Calculating the break even point of a company is proved to be a simple and quantitative tool for the manager.
25th July 2013
Break even analysis (BEA) is used to determine when your business will be able to cover all its expenses and begin to make a profit. It is important to identify your start up costs, which will help you determine the sales revenue needed to pay ongoing business expenses and fund the working capital requirements of the firm in the longer run. A break even analysis is a key part of any good business plan; it can also be helpful even before you decide to write a business plan and figure out if a particular business opportunity is worth pursuing. Long after your company is up and running, it can remain helpful as a way to figure out the best pricing structure for your products. BEA, is a supply side analysis, which means it only analyzes the costs of sales, it does not analyze how demand may be affected at different price levels.
Breakeven point (BEP) is the point at which revenues equal expenses. In investing, BEP is the point at which gains equal losses. It is also more popularly known as “the point of indifference” Calculating the breakeven point of a company is proved to be a simple and quantitative tool for the manager, BEP is extremely useful to the managers when making important decisions in business, for example preparing competitive bids, setting prices and applying for loans. The manager can also take various decisions to discontinue the product, improve marketing strategies or even re-price the product to stimulate demand.
How does it work ?
The break even point can be explained through the following example:
Statement: A business produces a product, which it sells at £ 9 per unit. The variable cost of each unit is £ 4 and the business faces fixed costs per year of £ 1 million. The business currently produces and sells 500,000 units.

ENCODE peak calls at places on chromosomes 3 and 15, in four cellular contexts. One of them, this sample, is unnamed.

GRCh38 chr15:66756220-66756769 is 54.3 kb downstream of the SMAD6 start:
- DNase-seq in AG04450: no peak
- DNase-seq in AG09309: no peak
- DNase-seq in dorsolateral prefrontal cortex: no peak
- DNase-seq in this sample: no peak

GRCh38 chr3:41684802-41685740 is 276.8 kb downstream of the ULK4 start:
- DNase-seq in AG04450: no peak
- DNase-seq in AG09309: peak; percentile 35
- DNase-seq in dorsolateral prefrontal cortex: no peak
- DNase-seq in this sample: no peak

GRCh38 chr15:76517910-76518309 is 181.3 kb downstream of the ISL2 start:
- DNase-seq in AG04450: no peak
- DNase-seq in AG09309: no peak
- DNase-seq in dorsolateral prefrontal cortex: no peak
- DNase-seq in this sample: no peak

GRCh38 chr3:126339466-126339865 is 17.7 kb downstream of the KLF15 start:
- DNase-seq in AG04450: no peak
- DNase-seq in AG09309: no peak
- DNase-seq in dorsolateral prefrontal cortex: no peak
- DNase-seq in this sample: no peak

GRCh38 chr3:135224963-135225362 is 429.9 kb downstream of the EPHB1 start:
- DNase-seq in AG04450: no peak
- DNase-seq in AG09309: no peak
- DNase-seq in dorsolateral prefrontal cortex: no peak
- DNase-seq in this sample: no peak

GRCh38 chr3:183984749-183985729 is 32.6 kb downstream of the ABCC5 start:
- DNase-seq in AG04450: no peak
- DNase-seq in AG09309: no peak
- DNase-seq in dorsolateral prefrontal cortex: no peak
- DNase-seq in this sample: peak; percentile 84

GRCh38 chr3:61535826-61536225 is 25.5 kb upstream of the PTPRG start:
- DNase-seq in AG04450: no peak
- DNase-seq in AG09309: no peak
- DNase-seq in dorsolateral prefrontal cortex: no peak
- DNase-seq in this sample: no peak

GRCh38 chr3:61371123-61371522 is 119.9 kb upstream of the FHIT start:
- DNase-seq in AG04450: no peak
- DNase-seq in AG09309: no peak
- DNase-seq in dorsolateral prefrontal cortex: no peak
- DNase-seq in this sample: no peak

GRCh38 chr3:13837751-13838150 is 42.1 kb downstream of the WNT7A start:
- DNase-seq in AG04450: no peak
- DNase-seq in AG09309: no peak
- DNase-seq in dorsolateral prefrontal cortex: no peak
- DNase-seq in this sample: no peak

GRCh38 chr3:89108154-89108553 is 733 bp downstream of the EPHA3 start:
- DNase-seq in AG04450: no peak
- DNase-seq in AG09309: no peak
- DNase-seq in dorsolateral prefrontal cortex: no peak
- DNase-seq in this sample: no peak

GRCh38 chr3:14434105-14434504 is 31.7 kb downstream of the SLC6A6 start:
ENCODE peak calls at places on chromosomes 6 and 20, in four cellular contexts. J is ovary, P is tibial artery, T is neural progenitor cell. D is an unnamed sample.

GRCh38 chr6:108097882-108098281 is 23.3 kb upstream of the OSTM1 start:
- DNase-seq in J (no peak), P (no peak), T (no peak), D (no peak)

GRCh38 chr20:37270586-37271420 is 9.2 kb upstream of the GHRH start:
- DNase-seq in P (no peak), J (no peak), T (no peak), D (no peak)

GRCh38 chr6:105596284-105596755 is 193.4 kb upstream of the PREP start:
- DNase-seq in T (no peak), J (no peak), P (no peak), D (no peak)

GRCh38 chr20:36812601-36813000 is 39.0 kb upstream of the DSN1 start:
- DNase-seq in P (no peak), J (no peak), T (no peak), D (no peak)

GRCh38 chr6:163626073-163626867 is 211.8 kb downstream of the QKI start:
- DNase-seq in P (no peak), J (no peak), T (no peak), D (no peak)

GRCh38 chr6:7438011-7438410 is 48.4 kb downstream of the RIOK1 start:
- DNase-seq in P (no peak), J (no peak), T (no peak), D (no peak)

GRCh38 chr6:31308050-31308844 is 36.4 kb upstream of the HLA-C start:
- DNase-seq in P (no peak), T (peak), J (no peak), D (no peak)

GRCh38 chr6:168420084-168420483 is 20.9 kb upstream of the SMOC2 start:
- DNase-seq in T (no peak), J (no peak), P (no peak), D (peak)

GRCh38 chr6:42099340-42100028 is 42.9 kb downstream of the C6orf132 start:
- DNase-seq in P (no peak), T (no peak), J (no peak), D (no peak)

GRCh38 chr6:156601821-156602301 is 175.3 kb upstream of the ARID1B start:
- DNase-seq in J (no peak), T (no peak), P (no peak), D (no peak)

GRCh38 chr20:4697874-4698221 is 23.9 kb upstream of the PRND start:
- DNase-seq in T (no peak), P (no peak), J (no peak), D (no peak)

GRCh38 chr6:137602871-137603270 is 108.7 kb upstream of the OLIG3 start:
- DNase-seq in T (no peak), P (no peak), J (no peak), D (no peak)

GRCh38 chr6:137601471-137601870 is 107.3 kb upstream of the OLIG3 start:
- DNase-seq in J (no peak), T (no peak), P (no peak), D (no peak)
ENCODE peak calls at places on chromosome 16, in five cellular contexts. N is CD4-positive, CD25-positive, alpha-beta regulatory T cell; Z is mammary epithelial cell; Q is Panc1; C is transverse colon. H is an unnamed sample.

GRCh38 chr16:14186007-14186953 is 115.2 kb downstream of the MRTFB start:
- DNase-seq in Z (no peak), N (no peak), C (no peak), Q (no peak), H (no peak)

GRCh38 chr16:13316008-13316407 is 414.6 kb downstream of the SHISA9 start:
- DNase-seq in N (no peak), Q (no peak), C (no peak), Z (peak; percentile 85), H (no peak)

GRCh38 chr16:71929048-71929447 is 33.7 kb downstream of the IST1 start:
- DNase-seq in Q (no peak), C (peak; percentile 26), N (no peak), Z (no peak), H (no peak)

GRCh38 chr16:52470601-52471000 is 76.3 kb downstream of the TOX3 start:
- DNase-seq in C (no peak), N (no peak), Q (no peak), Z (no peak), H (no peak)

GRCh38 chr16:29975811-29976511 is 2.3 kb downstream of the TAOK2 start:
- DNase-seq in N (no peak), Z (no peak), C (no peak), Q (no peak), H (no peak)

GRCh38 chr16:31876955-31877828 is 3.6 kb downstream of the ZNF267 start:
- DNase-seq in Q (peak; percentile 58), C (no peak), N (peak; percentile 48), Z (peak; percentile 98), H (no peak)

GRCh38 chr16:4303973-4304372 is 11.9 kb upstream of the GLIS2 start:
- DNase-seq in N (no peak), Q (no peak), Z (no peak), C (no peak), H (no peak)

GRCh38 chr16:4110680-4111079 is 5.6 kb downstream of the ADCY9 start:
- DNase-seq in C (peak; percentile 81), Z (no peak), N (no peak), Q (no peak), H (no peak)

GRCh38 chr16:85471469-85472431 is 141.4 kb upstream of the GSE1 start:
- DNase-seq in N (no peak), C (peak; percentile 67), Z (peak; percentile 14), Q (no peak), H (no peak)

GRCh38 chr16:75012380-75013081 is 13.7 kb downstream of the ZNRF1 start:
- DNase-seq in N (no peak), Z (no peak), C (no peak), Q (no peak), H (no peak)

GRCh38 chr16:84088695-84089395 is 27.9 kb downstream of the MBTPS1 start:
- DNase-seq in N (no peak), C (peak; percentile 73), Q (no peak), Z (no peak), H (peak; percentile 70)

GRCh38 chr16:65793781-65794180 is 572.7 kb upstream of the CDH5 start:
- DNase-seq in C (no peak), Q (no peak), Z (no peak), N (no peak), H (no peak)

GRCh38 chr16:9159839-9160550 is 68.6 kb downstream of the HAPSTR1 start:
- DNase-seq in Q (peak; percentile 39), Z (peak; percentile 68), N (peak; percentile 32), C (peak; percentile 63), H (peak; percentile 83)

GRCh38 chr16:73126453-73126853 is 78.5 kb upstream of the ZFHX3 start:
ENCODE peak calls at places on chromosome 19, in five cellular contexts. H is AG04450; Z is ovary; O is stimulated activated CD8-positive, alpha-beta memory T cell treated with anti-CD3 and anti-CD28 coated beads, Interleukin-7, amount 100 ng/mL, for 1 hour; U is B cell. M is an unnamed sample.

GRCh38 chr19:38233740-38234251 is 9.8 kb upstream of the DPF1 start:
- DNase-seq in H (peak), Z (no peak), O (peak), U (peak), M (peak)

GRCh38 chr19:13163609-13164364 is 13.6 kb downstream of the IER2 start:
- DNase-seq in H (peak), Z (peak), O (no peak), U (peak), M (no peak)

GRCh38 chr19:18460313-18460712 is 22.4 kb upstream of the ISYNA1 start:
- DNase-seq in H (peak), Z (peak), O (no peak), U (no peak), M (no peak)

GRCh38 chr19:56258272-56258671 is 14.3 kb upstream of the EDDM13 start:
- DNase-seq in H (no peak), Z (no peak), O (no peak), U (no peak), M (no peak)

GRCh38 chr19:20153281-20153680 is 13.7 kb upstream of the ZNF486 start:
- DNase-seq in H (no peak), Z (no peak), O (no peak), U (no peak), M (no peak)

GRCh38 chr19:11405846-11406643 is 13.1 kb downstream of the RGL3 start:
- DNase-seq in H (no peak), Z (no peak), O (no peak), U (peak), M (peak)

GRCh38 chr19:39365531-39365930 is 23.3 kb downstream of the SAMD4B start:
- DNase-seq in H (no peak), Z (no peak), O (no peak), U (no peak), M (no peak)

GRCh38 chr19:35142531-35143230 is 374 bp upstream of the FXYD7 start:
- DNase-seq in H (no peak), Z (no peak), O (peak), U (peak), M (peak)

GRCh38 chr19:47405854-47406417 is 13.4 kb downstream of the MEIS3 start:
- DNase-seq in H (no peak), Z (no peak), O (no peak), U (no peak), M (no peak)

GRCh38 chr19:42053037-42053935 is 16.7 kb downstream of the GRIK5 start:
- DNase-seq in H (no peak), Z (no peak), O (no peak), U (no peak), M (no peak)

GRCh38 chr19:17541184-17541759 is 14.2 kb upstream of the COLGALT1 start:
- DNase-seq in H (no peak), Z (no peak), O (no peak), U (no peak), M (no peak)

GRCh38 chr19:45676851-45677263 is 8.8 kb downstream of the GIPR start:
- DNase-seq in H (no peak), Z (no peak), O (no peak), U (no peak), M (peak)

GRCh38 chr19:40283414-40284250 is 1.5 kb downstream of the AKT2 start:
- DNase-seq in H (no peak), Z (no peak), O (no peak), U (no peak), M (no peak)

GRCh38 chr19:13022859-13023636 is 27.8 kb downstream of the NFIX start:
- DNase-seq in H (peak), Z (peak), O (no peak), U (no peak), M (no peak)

Question: What is the breakeven level of output and what profit will the business make if it sells all of its output ?
Solution: The B.E.P is = Total Fixed Cost/Contribution per unit
= £ 1 million/ £9 – £4
= 200,000 units.
In other words, the business will need to produce 200,000 units before it breaks-even.
Any level of output below 200,000 will yield a loss
Any level of output above 200,000 will yield a profit
The profit is equal to TR – TC (total revenue – total cost)
The total revenue is calculated by multiplying the selling price with number of units sold. In this example it is £ 9 x 500,000 = £ 4.5 million (TR)
The total cost is calculated by adding the total fixed costs and total variable costs, in this example the total variable costs is 4 x 500,000 = £ 2 million and total fixed costs is £ 1 million. Hence TC= TFC+TVC= £ 3 million.
The profit is determined by the formula TR – TC (total revenue – total cost)
= £ 4.5 million – £ 3 million = £ 1.5 million, based on the following conclusions we can draw a break even chart with the answers.
The ‘X’ axis is labelled as output
Tge ‘Y’ axis is labelled as Costs, Revenues and profits
Although, the BEA is an useful tool for any manager, it has several assumptions which may sound unrealistic, some of them are:
- It assumes the TFC, TC and TR are assumed to be linear, which is highly unrealistic
- It assumes the selling price is constant, in reality the selling price will vary from customer to customer and across different regions
- It assumes the business has a single product line and sell all of its output, but in reality, very few businesses will be able to do this.
Since any company is trying to break even, they could adjust a number of these inputs to attempt to break even. The easiest input that can be changed is the unit price, by rising the unit price the BEP will come down. The other inputs cannot be adjusted as the prices of variable costs will tend to vary among different regions, labor and supply. Fixed costs remain the same during production, and by increasing equipments or by introducing a new technology the variable costs can be reduced, thereby controlling the unit price.
The break even analysis will help an enterpreneur to determine the sales quantity or number of products that need to be sold in order for the business to generate substantial revenues to cover its expenses. It allows an enterpreneur to know how much profit he can earn at different sales volumes, BEA allows the entrepreneur to set an optimum price for the product, by setting different price levels and evaluating the break even analysis at each level will help an entrepreneur to study the effect of each price level, in relation to other major factors such as consumer affordability, inventory management and price competitiveness.